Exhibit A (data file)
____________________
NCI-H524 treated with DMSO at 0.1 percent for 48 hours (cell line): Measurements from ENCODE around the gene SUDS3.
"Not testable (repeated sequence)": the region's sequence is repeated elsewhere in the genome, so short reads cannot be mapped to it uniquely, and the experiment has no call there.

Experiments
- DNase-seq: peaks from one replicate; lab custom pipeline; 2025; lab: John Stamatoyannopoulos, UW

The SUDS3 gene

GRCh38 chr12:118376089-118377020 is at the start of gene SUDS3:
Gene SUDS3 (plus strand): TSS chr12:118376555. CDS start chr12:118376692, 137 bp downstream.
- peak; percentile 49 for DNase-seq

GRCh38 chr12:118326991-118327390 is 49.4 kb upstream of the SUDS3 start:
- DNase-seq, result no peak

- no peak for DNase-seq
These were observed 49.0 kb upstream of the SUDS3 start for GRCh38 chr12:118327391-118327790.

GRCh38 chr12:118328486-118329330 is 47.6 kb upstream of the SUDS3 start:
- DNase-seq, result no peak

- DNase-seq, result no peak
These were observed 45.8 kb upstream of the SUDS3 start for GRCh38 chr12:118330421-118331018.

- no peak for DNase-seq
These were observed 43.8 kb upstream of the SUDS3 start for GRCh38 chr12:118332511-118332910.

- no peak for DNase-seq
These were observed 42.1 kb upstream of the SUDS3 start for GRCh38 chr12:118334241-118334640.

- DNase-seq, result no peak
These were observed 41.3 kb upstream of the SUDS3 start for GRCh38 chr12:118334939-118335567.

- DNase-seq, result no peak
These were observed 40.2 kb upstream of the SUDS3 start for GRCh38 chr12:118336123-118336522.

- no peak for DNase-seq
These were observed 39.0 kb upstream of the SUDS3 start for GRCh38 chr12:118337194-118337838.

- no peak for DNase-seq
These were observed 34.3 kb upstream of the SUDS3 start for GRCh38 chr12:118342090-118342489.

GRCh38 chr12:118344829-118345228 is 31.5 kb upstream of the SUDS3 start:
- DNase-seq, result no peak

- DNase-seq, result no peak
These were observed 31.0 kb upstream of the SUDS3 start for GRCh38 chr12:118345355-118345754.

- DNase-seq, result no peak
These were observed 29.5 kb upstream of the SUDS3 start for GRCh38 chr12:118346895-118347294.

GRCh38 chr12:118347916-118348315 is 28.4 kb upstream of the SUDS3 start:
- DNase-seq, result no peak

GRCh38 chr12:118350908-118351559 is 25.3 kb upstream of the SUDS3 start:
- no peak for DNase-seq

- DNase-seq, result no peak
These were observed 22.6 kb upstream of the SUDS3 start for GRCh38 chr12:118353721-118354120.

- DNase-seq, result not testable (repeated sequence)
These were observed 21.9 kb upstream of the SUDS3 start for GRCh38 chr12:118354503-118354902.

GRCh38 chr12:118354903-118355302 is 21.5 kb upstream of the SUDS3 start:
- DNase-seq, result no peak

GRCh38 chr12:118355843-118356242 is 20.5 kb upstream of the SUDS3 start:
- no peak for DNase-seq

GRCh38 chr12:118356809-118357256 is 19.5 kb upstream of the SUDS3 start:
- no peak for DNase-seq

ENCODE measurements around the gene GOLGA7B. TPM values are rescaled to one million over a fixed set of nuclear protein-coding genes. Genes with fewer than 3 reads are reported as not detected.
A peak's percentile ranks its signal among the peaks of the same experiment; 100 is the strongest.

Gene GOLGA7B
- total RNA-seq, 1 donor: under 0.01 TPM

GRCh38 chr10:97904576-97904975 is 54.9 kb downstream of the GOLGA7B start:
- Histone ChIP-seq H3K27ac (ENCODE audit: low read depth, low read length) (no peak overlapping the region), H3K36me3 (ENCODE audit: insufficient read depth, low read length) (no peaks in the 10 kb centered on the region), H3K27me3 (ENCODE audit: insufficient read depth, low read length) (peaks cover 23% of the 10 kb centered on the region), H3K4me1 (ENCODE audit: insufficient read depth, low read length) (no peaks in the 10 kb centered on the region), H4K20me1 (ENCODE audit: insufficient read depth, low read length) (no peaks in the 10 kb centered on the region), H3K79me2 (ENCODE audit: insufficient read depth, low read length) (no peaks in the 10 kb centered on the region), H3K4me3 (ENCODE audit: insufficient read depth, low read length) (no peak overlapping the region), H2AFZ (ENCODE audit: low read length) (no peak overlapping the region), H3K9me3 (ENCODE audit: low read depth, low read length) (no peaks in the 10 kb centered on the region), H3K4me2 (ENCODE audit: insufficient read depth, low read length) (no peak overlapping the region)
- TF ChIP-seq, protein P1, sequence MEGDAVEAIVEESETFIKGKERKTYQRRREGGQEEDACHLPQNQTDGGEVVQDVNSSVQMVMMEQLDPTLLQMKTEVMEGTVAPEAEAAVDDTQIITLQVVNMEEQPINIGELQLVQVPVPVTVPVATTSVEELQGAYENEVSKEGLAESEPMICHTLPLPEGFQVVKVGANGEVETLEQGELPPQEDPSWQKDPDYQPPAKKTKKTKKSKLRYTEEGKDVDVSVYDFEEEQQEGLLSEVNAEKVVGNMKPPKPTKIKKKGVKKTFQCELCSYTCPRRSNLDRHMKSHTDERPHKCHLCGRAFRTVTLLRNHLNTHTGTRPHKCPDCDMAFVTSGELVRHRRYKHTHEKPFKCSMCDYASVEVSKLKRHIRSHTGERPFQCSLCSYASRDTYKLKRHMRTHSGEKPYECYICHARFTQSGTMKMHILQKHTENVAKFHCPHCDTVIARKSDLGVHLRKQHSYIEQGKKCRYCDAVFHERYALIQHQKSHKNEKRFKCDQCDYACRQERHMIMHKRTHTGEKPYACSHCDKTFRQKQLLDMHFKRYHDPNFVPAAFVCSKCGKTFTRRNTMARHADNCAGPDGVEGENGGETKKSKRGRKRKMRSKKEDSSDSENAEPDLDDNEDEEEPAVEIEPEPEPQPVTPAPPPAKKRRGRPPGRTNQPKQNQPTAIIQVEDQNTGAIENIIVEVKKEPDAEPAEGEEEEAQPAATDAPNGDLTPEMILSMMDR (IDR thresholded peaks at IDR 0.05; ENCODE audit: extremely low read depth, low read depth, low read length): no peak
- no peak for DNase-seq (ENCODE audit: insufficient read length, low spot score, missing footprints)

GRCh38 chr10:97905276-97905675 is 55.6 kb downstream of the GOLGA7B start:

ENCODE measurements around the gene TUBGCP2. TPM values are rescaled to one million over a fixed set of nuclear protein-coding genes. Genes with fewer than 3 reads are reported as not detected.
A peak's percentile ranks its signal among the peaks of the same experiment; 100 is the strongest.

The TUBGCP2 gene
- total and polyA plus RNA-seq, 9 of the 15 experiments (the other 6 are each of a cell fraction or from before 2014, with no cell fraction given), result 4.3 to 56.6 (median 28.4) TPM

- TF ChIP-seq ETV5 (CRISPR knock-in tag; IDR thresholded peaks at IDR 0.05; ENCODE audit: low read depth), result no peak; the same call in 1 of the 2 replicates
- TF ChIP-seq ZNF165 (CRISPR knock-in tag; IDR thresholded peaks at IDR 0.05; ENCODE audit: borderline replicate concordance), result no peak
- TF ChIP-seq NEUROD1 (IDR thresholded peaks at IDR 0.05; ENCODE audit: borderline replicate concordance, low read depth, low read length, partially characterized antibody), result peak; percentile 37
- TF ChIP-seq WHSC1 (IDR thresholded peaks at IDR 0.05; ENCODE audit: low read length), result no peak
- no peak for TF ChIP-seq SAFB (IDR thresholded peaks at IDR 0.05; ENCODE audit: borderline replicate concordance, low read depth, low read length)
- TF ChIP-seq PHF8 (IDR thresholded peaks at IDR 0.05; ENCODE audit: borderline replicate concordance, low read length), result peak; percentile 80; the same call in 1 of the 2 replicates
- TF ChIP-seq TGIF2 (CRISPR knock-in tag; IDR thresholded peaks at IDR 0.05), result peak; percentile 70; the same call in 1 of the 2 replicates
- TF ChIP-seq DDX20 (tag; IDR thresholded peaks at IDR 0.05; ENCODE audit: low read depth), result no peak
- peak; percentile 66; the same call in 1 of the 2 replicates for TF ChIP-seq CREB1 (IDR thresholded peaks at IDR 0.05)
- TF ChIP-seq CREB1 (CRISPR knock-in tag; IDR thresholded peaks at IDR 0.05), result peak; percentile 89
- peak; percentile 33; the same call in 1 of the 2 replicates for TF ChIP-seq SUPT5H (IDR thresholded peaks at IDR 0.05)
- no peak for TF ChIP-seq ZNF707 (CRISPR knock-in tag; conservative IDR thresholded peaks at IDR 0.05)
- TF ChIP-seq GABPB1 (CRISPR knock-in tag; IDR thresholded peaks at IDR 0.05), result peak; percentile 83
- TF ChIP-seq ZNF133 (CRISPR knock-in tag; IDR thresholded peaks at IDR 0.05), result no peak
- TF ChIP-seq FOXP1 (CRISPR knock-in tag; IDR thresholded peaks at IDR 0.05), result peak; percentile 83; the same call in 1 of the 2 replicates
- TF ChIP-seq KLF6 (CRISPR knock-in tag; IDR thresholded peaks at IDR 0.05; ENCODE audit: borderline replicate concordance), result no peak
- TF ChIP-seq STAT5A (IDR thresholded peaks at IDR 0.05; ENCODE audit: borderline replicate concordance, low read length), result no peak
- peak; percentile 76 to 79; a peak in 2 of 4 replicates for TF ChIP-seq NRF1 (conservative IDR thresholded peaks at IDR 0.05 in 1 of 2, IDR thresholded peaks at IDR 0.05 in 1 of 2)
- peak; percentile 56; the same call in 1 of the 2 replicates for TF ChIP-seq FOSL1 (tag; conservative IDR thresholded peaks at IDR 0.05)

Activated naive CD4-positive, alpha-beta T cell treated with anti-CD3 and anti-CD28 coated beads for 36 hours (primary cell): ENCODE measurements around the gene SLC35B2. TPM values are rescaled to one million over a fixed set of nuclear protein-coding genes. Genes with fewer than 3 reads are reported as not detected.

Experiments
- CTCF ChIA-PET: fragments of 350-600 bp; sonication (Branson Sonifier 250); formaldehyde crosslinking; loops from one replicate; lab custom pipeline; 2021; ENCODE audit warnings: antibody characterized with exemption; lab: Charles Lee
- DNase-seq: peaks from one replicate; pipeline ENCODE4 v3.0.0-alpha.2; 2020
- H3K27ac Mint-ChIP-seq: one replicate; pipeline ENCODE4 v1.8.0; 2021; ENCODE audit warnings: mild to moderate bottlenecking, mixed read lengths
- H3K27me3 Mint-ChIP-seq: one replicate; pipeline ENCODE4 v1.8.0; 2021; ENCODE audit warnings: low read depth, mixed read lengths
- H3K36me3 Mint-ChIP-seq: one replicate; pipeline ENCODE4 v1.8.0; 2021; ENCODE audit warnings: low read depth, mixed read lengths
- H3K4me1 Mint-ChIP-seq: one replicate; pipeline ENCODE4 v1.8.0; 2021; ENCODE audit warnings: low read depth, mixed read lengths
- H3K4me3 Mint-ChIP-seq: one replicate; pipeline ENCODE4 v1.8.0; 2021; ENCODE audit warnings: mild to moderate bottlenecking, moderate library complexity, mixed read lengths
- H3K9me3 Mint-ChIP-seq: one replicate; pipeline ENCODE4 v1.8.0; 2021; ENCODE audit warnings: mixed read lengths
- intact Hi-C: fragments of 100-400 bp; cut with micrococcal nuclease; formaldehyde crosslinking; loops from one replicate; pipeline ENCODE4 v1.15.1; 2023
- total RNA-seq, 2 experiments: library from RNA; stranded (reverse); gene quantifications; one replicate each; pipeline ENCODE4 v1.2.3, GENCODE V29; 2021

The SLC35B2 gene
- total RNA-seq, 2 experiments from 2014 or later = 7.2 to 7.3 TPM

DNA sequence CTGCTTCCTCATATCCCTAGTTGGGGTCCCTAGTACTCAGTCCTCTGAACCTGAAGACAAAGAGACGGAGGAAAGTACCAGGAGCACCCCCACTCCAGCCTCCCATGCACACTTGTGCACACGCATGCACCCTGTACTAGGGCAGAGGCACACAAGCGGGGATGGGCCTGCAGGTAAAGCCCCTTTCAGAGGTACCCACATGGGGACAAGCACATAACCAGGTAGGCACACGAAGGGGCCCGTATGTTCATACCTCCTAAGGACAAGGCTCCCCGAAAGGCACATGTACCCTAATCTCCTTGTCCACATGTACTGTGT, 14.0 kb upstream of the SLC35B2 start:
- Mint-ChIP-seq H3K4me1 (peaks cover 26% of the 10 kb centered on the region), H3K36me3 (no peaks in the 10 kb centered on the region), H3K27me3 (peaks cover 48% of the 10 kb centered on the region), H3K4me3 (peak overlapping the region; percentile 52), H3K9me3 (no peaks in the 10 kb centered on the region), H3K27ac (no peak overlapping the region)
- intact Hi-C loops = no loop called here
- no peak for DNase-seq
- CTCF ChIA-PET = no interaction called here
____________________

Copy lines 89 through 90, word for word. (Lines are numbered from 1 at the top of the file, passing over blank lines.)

- H3K4me3 Mint-ChIP-seq: one replicate; pipeline ENCODE4 v1.8.0; 2021; ENCODE audit warnings: mild to moderate bottlenecking, moderate library complexity, mixed read lengths
- H3K9me3 Mint-ChIP-seq: one replicate; pipeline ENCODE4 v1.8.0; 2021; ENCODE audit warnings: mixed read lengths